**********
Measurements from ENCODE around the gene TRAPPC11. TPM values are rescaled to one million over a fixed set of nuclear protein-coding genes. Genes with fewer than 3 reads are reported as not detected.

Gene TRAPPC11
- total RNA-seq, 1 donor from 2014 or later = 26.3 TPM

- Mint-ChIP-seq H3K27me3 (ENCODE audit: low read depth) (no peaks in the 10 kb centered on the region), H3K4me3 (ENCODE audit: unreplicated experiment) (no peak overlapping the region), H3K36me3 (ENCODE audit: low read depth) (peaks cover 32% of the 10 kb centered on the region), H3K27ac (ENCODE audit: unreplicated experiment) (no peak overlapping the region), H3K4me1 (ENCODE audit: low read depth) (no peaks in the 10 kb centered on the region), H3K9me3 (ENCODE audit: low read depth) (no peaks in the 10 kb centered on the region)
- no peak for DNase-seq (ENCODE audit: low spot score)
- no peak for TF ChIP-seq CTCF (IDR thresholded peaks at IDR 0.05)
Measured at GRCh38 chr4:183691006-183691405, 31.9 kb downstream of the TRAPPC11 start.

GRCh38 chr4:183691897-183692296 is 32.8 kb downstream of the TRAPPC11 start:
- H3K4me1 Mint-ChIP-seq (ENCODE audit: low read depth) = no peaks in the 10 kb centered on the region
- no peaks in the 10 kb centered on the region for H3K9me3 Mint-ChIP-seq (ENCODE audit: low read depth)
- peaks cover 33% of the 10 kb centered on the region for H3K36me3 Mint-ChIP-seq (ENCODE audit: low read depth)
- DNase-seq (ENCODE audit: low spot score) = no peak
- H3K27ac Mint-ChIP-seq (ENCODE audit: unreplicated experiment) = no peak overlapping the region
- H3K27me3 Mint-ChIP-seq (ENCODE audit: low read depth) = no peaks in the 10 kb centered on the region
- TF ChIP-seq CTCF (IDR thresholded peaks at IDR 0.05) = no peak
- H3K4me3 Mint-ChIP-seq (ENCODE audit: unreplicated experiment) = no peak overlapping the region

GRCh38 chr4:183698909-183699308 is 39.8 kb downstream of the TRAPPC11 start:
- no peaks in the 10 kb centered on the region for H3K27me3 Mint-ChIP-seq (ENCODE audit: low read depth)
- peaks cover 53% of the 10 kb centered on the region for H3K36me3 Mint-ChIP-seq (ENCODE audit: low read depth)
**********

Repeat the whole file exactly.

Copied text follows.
Measurements from ENCODE around the gene TRAPPC11. TPM values are rescaled to one million over a fixed set of nuclear protein-coding genes. Genes with fewer than 3 reads are reported as not detected.

Gene TRAPPC11
- total RNA-seq, 1 donor from 2014 or later = 26.3 TPM

- Mint-ChIP-seq H3K27me3 (ENCODE audit: low read depth) (no peaks in the 10 kb centered on the region), H3K4me3 (ENCODE audit: unreplicated experiment) (no peak overlapping the region), H3K36me3 (ENCODE audit: low read depth) (peaks cover 32% of the 10 kb centered on the region), H3K27ac (ENCODE audit: unreplicated experiment) (no peak overlapping the region), H3K4me1 (ENCODE audit: low read depth) (no peaks in the 10 kb centered on the region), H3K9me3 (ENCODE audit: low read depth) (no peaks in the 10 kb centered on the region)
- no peak for DNase-seq (ENCODE audit: low spot score)
- no peak for TF ChIP-seq CTCF (IDR thresholded peaks at IDR 0.05)
Measured at GRCh38 chr4:183691006-183691405, 31.9 kb downstream of the TRAPPC11 start.

GRCh38 chr4:183691897-183692296 is 32.8 kb downstream of the TRAPPC11 start:
- H3K4me1 Mint-ChIP-seq (ENCODE audit: low read depth) = no peaks in the 10 kb centered on the region
- no peaks in the 10 kb centered on the region for H3K9me3 Mint-ChIP-seq (ENCODE audit: low read depth)
- peaks cover 33% of the 10 kb centered on the region for H3K36me3 Mint-ChIP-seq (ENCODE audit: low read depth)
- DNase-seq (ENCODE audit: low spot score) = no peak
- H3K27ac Mint-ChIP-seq (ENCODE audit: unreplicated experiment) = no peak overlapping the region
- H3K27me3 Mint-ChIP-seq (ENCODE audit: low read depth) = no peaks in the 10 kb centered on the region
- TF ChIP-seq CTCF (IDR thresholded peaks at IDR 0.05) = no peak
- H3K4me3 Mint-ChIP-seq (ENCODE audit: unreplicated experiment) = no peak overlapping the region

GRCh38 chr4:183698909-183699308 is 39.8 kb downstream of the TRAPPC11 start:
- no peaks in the 10 kb centered on the region for H3K27me3 Mint-ChIP-seq (ENCODE audit: low read depth)
- peaks cover 53% of the 10 kb centered on the region for H3K36me3 Mint-ChIP-seq (ENCODE audit: low read depth)